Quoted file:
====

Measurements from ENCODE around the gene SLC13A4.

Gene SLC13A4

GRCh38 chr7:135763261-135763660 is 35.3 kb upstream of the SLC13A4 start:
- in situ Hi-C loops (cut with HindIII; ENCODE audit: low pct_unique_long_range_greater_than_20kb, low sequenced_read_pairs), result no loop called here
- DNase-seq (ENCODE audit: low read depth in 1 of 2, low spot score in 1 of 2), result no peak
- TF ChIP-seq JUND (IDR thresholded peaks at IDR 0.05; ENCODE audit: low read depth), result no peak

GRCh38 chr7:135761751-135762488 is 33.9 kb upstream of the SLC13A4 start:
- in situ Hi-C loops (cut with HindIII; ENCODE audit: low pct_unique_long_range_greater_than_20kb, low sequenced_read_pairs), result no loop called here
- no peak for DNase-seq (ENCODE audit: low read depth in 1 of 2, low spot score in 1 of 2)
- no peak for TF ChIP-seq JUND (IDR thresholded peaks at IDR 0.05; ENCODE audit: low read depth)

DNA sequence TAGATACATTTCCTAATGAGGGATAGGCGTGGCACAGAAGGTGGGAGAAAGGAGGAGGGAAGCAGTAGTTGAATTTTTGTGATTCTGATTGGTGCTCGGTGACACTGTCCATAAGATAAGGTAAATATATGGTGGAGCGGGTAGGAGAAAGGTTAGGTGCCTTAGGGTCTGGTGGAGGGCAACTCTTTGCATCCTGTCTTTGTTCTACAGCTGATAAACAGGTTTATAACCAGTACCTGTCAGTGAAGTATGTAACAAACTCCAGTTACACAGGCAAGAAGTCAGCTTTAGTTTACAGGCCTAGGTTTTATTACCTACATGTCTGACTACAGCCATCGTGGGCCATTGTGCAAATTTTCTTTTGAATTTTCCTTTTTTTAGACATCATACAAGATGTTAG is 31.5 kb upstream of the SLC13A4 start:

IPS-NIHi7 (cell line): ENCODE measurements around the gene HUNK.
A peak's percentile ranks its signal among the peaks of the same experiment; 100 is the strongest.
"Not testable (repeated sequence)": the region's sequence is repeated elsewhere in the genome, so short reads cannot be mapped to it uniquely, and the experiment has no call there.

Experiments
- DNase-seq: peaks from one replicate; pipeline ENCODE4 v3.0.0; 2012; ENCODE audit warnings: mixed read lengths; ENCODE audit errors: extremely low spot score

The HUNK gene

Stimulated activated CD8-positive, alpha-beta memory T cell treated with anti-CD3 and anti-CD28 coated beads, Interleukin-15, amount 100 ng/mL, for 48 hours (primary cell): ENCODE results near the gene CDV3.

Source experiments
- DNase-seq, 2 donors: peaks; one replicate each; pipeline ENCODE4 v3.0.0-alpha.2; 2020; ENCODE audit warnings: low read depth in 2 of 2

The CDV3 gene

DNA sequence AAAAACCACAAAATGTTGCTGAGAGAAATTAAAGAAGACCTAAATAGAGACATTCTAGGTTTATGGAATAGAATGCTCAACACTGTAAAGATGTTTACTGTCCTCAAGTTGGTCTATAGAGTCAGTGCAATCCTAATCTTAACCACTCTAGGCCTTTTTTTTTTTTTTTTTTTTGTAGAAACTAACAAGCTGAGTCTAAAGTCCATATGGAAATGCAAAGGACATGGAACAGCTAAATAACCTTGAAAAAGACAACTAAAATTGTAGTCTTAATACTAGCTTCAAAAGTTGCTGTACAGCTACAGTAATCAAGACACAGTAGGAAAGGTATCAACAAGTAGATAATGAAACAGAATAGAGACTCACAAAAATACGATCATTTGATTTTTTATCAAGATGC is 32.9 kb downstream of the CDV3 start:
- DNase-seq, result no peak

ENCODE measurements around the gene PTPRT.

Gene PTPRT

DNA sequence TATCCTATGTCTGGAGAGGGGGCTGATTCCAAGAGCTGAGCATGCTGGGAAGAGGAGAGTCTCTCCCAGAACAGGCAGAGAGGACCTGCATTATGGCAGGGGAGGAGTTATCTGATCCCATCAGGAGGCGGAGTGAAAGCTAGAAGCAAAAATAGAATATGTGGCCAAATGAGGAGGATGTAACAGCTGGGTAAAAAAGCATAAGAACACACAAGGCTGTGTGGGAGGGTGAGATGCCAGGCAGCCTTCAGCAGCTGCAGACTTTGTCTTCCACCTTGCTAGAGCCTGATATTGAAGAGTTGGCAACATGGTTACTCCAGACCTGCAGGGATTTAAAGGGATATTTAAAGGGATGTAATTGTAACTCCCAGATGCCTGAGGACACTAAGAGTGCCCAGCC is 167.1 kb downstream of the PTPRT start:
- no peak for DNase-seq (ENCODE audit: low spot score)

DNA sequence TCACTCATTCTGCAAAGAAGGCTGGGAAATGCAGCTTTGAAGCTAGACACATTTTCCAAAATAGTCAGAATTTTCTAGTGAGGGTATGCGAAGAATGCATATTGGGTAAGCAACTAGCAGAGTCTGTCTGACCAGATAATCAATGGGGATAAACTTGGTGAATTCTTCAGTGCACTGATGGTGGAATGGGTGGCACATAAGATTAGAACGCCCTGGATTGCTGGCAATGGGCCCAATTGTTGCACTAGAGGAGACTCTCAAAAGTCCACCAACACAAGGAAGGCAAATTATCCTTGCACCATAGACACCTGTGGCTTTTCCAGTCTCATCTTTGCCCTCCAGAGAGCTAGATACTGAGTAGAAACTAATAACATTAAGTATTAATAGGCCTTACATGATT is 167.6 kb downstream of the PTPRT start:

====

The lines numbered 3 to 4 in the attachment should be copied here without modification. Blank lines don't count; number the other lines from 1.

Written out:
GRCh38 chr7:135763261-135763660 is 35.3 kb upstream of the SLC13A4 start:
- in situ Hi-C loops (cut with HindIII; ENCODE audit: low pct_unique_long_range_greater_than_20kb, low sequenced_read_pairs), result no loop called here